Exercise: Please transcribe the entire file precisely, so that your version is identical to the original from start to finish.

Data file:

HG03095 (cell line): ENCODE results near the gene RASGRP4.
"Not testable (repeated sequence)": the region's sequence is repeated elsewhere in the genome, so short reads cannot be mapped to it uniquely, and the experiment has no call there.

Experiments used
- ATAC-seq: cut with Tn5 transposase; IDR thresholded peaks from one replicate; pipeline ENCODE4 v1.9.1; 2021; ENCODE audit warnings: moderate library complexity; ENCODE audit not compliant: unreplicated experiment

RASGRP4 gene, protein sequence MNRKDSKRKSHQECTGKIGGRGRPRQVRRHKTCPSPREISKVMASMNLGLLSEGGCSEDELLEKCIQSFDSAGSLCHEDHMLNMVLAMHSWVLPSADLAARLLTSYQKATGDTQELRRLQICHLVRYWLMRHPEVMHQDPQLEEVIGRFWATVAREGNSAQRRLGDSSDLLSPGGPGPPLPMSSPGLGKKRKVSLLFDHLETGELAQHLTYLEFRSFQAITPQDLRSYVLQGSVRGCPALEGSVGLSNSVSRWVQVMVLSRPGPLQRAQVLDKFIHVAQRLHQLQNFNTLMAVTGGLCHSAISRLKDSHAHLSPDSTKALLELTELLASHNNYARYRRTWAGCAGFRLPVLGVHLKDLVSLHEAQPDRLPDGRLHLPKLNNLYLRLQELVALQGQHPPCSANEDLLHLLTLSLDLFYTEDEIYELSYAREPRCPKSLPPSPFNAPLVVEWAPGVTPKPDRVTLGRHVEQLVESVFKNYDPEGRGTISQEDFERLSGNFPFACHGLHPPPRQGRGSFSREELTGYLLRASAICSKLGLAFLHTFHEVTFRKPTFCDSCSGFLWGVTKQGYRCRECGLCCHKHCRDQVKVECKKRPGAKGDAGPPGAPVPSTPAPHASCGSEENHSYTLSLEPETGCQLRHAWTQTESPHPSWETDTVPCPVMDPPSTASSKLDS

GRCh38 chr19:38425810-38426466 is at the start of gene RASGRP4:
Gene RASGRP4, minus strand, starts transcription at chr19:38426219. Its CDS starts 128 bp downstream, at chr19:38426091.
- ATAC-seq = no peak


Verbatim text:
HG03095 (cell line): ENCODE results near the gene RASGRP4.
"Not testable (repeated sequence)": the region's sequence is repeated elsewhere in the genome, so short reads cannot be mapped to it uniquely, and the experiment has no call there.

Experiments used
- ATAC-seq: cut with Tn5 transposase; IDR thresholded peaks from one replicate; pipeline ENCODE4 v1.9.1; 2021; ENCODE audit warnings: moderate library complexity; ENCODE audit not compliant: unreplicated experiment

RASGRP4 gene, protein sequence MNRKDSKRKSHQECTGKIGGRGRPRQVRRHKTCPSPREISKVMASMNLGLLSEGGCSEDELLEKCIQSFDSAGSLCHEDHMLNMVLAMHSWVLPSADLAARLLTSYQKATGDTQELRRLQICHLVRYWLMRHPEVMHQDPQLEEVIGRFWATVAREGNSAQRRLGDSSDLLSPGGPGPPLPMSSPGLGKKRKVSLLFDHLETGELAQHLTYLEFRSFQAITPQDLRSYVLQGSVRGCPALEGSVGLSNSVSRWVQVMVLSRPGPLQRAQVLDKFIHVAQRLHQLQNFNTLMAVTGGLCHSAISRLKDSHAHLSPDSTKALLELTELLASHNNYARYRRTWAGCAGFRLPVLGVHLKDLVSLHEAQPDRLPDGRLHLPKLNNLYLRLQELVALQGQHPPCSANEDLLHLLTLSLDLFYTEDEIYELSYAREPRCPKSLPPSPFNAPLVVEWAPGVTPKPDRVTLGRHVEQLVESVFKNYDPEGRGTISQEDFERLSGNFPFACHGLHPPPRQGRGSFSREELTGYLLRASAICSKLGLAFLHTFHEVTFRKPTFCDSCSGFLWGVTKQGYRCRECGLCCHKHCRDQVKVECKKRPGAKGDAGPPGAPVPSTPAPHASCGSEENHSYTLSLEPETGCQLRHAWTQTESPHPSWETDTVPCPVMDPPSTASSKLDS

GRCh38 chr19:38425810-38426466 is at the start of gene RASGRP4:
Gene RASGRP4, minus strand, starts transcription at chr19:38426219. Its CDS starts 128 bp downstream, at chr19:38426091.
- ATAC-seq = no peak